I keep reading people’s updates about hope. After all the high-profile death in 2016 of the magical, whimsical elves and fairies we shared our world with for the last 40 or 50 years and culminating with the election of a man who trades in fear and recrimination as opposed to magnimity and inspiration, people were done with the just-passed year. But the human spirit is strong many are determined to enter the new year with a sense of not being beaten down, of wanting to protect and inspire and not go gently into desperation and panic. We did that and seem ready to trim things around, seemingly in spite of the leadership of the US and the direction much of the rest of the world seems to be headed in.
Hope is a hard thing for me to muster. As I’ve said before, my upbringing and natural disposition are more geared toward assuming everything will be difficult but ultimately fine. That’s not necessarily hope, it’s more optimism-tinged pragmatism.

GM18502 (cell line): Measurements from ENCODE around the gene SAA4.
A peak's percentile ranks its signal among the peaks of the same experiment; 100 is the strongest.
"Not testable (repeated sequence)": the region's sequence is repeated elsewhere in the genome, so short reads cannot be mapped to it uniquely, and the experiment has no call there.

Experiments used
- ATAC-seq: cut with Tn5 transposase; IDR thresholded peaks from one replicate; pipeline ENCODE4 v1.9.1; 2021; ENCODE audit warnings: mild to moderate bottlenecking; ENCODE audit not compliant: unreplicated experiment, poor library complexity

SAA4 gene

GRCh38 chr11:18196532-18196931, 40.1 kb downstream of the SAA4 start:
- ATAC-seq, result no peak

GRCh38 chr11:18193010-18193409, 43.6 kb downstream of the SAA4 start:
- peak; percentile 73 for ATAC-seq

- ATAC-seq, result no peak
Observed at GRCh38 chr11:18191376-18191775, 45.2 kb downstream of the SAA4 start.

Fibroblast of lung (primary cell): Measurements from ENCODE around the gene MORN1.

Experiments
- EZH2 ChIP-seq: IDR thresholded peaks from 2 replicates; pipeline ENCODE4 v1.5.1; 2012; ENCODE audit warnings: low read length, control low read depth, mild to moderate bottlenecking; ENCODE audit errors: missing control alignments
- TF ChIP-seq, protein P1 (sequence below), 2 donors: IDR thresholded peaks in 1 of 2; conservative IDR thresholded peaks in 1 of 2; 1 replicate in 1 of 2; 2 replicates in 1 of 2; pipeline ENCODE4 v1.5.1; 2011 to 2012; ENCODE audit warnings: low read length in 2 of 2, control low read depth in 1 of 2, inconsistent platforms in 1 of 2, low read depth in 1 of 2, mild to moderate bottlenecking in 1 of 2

While 2016 was indeed a rough one for me, I’m determined to go into 2017 firing on all eight cylinders. I’ve still got room to grow my freelance operations and have ideas on how to do so, most all of which involve me doing more writing than I’ve ever done before. And I’m working out ways to give back, if not from me than from God’s abundant storehouse. That will move me pretty squarely outside my comfort zone but I’m trying to adhere to the adage of being the change I want to see, not just in the world but in myself.
That likely won’t be easy. Getting myself out the door to begin with is 75% of the struggle most days. And I’m going to be working my part-time retail job more than I have been for the last month. But I’m hoping that a positive, servant-based attitude combined with having more control over my future than I’ve ever had before will lead to good things for me and my family.
While I can’t necessarily say I have “hope” I do have the will to keep going down the road God has out before me. While I’m not optimistic about much in the wider world, my hope is that I can positively impact those in my immediate reach. If we all do that then the world will be a better place, regardless of who’s in the White House.